This post reviews Catherina Groeneveld, “Judicial Constructions of Compulsory Schooling in Germany.” M.A. Thesis, National University of Ireland, 2010.
Groeneveld, a reader of this blog, recently defended this thesis and graciously sent it to me for review. Its aim is to explain why German judges, despite a gradual softening of the German public toward homeschooling, continue to hand down decisions that condemn the practice.
She begins with a refreshing bit of autobiography. Back in the early 1990s, as a young South African mother, Groeneveld chanced upon an article about David and Micki Colfax, whose now-classic book Homeschooling for Excellence describes how they homeschooled their four boys, three of whom went to Harvard. Groeneveld was impressed and thought she might like to try homeschooling herself. Then she moved to Germany.
In Germany she found that NOBODY homeschooled, and if she raised the issue they looked at her like she was either crazy or pernicious. In the years since then public opinion has begun to change, and one even finds positive treatment of the practice occasionally in the media, but judges still consistently find homeschoolers guilty of breaking the law and issue fines or worse to them. Why?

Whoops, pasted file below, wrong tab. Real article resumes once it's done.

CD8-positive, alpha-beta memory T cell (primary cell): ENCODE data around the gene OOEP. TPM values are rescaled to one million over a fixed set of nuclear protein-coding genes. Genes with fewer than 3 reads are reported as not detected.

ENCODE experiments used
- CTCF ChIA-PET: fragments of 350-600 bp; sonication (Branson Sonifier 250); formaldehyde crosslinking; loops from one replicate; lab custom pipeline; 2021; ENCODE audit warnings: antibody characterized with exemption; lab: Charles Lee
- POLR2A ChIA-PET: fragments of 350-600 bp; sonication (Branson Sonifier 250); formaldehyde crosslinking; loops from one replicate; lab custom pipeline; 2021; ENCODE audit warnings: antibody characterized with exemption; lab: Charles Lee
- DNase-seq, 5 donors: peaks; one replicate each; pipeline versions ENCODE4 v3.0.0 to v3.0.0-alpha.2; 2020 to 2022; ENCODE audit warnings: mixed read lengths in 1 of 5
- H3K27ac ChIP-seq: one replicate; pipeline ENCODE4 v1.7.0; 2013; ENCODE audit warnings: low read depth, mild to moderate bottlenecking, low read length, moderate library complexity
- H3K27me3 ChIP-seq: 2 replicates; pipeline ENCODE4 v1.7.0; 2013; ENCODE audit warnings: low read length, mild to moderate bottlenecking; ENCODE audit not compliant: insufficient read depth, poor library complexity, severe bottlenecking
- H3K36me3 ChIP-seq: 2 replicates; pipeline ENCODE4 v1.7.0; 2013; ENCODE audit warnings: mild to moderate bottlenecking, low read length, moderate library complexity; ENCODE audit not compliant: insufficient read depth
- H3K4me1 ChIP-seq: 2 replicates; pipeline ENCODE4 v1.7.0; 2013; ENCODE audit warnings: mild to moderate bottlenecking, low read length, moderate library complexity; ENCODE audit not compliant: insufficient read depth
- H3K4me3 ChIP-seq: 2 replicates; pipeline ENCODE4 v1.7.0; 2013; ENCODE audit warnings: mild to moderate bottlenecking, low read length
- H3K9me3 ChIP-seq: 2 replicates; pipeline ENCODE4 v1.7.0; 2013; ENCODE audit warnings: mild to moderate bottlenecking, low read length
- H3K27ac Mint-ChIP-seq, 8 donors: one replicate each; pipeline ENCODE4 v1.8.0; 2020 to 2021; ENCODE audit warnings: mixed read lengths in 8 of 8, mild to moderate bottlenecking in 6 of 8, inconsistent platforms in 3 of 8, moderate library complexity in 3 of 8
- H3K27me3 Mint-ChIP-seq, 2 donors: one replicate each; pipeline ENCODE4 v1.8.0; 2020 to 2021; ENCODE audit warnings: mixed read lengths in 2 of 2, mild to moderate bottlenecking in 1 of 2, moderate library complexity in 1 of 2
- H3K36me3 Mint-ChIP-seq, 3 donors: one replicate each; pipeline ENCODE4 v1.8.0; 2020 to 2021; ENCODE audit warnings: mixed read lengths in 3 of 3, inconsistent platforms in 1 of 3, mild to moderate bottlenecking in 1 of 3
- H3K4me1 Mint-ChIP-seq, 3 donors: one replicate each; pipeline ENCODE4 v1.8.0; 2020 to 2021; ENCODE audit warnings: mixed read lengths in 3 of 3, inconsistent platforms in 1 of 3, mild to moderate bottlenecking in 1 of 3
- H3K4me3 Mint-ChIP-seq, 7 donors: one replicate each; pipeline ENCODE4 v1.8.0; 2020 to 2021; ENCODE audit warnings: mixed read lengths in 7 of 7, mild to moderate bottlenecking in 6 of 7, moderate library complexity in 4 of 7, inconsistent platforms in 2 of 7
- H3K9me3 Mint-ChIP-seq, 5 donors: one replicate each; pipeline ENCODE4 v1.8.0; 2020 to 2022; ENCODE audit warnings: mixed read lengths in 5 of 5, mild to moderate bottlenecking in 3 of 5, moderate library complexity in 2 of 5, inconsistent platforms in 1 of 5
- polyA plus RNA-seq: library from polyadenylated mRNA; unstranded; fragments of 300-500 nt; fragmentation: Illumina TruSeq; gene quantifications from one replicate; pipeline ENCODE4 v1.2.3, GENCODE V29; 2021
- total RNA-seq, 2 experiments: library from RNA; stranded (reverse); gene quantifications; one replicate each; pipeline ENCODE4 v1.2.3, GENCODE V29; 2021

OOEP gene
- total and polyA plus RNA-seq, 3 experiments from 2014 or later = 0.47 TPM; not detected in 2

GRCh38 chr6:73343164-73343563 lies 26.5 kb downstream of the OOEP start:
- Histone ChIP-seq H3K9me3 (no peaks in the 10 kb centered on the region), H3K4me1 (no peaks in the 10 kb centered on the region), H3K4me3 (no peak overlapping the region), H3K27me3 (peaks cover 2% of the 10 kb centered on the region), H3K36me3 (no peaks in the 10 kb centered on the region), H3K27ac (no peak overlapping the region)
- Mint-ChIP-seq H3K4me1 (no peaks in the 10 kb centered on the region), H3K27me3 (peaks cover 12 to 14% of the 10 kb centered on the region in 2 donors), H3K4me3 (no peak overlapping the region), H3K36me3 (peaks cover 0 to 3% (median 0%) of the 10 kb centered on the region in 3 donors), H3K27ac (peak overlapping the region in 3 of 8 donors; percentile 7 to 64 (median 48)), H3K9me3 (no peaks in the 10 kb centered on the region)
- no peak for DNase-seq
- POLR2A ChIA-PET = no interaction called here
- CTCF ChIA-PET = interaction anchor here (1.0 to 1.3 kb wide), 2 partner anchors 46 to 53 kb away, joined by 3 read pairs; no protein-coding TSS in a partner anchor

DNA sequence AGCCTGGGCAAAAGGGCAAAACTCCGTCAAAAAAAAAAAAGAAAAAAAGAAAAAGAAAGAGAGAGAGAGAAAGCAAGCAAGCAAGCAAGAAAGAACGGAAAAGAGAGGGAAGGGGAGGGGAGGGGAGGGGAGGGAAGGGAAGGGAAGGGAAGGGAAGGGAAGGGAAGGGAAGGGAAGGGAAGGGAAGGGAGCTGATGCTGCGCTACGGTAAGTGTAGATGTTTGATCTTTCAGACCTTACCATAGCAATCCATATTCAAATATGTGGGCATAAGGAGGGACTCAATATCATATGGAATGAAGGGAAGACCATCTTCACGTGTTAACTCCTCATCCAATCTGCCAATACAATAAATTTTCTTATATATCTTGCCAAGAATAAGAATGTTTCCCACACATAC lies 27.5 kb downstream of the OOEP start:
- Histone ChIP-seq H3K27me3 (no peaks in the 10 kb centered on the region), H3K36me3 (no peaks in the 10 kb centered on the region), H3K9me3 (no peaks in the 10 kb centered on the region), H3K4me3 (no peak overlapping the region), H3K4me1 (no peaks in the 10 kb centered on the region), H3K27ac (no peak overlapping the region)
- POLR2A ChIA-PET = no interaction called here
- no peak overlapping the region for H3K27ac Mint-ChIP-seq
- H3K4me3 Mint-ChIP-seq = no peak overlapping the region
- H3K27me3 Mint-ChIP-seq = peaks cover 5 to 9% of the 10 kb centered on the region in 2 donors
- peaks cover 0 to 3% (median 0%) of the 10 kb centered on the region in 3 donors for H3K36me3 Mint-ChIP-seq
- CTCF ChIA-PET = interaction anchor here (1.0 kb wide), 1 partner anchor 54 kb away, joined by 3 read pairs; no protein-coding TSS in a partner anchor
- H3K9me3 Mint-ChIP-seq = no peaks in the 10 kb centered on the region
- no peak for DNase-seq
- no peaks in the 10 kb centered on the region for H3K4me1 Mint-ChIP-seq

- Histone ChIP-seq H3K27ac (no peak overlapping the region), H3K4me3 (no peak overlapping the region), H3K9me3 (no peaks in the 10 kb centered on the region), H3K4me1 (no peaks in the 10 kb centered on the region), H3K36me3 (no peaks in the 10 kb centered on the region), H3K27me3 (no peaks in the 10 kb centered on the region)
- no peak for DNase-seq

To answer that question Groeneveld draws on two theoretical perspectives. First, she employs discursive analysis in the tradition of Gadamer to “deconstruct” the rhetoric judges use, showing that they are not being dispassionate dispensors of universal law but partisan representatives of historically particular points of view. Second, she looks to “critical psychological jurisprudence,” which foregrounds the (often unacknowledged) gender, race, class, and sexual orientation dynamics that often underlie legal theories and constructs.
Groeneveld begins with a historical orientation, canvassing the development of Germany’s compulsory education law from its Prussian origins to its expansion in the Weimar Republic, its further expansion under Hitler in 1938, and its increasingly strict interpretation in the postwar period. As I do not read German I had a lot of trouble understanding this section, for a lot of it hinges on the specific meaning of German words. The point I took from it is that in Germany the letter of the law, even under the Nazis, allowed for the possibility of exceptions to universal public schooling (especially for Nazi elite, some of whom had their kids tutored at home) but in the postwar period most German provinces have frowned on these possible loopholes. There is theoretical room for homeschooling, but most judges have not accepted it.
Why? To explain she describes the way Judge Croskey flip-flopped in California after his first decision in the In re Rachel L. case caused such severe outcry in California. I’m sure readers will recall how in 2008 after the Judge, quite correctly, pointed out that current California legal precedent did not allow homeschooling to be considered private schooling, across the nation tremendous pressure was put on the Court to change its decision. Judge Croskey did change his decision, saying in his subsequent ruling,